Winter Park Sings the Parking Blues

Fuzzy Parking Math Doesn’t Add Up

Winter Park Sings the Parking Blues

The March 27 Commission meeting shows what can happen when a city like Winter Park tries to solve a systemic parking problem one project at a time. Things don’t work out the way everyone thinks they’re going to.

Marathon Meeting

The 133,830 square feet of commercial development sent forth March 7 by the Planning & Zoning Board arrived at the City Commission March 27. The meeting, which began at 3:30 pm, lasted until nearly midnight. By 10:30 or so, many of the people who were still hanging in there were scratching their heads. The remarks in these video clips, which occurred toward the end of the meeting, tell the tale.

Commissioner Sarah Sprinkel, “We Can’t Kick This Can Down the Road Much Longer.”

Rick Frazee, “Nothing’s changed.”

Joe Terranova, “You can’t fit a size 10 foot into a size 6 shoe.”

Pat MacDonald, “This has been a very different evening than we all expected.”

Three Projects All Too Big for Their Parking Lots

Three large commercial construction projects – Orchard Supply Hardware at 2540 Aloma Avenue, Villa Tuscany Memory Care Center at 1298 Howell Branch Road, and the BFC Holdings project at 158 E. New England Avenue – shared the agenda with a presentation of the Comprehensive Annual Financial Report (CAFR). All three construction applicants sought variances because of insufficient parking.

Orchard Strikes Out

First up was Lowe’s subsidiary Orchard Hardware Supply, to be built on the current location of the Aloma Bowl. Orchard needed a total of 135 parking spaces. They had 87 spaces on site and could lease 24 additional spaces from neighboring Panera Bread, leaving them 24 spaces short.

Strong opposition came from the bowlers, represented by Winter Park High School bowling team captain Danielle Allison. Ms. Allison and her volunteers had gathered nearly 3,000 signatures of citizens seeking to keep the facility open as a bowling alley. The sale of Aloma Bowl to Orchard was contingent on Commission approval.

Despite the Commissioners’ understanding and their admiration for Ms. Allison’s tenacity, at the end of the day, Orchard’s fortunes rose and fell on parking. After discussion and citizen commentary, the Commission voted to deny the application, pointing out that if the applicant would consider a smaller building, their parking dilemma would go away.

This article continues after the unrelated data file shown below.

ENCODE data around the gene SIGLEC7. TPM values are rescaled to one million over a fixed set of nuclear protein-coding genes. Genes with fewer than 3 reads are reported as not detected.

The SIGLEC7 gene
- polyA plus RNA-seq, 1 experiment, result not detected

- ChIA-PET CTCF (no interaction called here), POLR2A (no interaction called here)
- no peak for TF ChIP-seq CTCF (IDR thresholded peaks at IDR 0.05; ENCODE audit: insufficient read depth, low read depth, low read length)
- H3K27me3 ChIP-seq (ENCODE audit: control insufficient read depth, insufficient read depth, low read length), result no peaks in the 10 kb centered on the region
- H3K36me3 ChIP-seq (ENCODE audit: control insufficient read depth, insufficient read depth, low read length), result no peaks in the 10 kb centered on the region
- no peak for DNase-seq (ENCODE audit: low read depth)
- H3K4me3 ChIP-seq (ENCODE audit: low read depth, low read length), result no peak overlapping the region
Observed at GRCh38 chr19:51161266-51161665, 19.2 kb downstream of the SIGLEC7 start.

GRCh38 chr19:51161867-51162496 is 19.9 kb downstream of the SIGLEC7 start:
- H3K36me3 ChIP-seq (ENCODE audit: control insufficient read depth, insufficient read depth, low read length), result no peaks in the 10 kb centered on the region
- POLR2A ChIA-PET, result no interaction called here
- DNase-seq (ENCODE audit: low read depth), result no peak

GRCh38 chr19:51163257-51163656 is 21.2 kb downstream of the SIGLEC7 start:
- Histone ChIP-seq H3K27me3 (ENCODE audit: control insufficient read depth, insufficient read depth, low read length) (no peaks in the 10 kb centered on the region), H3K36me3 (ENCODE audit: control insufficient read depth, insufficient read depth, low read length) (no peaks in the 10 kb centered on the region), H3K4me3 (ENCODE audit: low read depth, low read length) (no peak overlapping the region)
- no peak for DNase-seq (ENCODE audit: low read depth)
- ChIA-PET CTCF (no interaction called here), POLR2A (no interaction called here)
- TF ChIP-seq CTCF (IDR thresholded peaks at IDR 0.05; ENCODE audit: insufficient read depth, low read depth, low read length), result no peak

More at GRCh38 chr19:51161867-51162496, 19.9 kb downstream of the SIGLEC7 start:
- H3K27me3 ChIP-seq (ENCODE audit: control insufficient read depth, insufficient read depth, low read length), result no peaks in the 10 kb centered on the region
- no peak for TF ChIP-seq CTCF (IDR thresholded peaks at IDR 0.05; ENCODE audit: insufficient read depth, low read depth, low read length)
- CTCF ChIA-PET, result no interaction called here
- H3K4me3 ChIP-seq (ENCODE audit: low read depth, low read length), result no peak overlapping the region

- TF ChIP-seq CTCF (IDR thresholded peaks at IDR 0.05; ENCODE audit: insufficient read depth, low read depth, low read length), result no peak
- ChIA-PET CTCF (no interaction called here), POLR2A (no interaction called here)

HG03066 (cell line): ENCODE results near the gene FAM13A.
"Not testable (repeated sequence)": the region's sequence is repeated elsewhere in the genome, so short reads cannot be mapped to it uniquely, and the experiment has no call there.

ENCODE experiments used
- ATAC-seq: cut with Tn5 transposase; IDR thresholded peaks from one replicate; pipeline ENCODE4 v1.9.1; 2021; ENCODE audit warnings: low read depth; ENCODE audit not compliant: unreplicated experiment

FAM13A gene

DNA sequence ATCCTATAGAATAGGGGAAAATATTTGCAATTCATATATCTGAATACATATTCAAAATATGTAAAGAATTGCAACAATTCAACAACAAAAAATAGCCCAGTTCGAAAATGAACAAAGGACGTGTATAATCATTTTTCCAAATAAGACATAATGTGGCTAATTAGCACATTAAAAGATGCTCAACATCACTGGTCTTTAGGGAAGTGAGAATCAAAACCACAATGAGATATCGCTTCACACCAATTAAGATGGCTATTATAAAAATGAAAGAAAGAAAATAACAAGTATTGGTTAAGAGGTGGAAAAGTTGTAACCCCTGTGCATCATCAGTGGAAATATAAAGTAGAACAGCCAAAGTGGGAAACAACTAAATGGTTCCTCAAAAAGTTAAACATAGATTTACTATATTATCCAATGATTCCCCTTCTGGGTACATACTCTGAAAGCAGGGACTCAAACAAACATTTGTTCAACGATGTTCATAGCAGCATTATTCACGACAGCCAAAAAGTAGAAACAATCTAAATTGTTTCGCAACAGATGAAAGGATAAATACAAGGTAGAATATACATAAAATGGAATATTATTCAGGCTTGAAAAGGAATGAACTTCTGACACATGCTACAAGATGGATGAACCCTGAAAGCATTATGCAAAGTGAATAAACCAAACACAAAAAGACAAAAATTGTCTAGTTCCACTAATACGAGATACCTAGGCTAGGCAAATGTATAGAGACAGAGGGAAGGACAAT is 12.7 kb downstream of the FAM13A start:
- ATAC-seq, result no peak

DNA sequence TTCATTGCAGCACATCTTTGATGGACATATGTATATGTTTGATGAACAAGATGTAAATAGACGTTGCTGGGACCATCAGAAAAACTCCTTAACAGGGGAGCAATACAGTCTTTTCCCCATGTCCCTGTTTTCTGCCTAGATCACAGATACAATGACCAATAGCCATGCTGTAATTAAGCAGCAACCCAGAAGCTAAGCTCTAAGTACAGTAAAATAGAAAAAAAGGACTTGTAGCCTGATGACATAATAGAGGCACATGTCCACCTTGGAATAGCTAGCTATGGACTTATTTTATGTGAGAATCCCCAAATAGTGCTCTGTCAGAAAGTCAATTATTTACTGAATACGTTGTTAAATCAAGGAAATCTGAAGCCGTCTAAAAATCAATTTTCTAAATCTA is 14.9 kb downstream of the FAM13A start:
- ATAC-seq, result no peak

The following day, Ms. Allison told the Voice that she hoped Aloma Bowl would remain open for the community, but she said she did not know the owner’s plans for the building. The owner of Aloma Bowl could not be reached for comment.

Villa Tuscany – Too Big Not to Fail

Next up was the Villa Tuscany Memory Care Center at 1298 Howell Branch Road. This was to be a 41,000-square-foot memory care and assisted living project that would be built on land zoned R-3, high density residential, that sits adjacent to a single-family residential neighborhood. The neighbors had well-organized opposition, not to the proposed use of the facility, but to the size and scale, which they said was incompatible with the surroundings.

Even though residents of the facility would not have cars, plans for the facility did not provide adequate parking on site for staff and visitors. The applicant would be able to lease the missing parking spaces, but those were on the other side of Howell Branch Road.

Commissioner Peter Weldon broached the possibility of tabling the project and allowing the applicant to come back at a later date with revised plans for a smaller project. Weldon failed to receive a second for his motion, however, and the Commission voted 5 – 0 to deny the application, pointing out once again that a smaller project would obviate the need for extra parking.

BFC Holdings New England Ups the Ante

By the time attorney Mickey Grindstaff approached the podium on behalf of the Battaglia family’s 52,000-spare-foot project at 158 E. New England Avenue, tension in the chamber was palpable. While the BFC Holdings project had City staff support, P&Z had sent the project forward with no recommendation.

Staff recommended reducing the parking requirement from the four spaces per 1,000 square feet of office/ retail, called for by City Code, to three per thousand. Planning Director Dori Stone explained that staff was comfortable allowing fewer parking spaces. “In a downtown setting,” she said, “Class A Office, which is a different breed of office than we have in a lot of other places in Winter Park . . . can support three spaces per thousand, because the way they operate is different, the way their customer base is different, the way they function, look and feel is different than a typical office.”

Ms. Stone did not elaborate on what those differences might be. Planning Manager Jeff Briggs acknowledged that no other building in Winter Park enjoyed this reduction in parking requirement.

Winter Park Needs Another Parking Study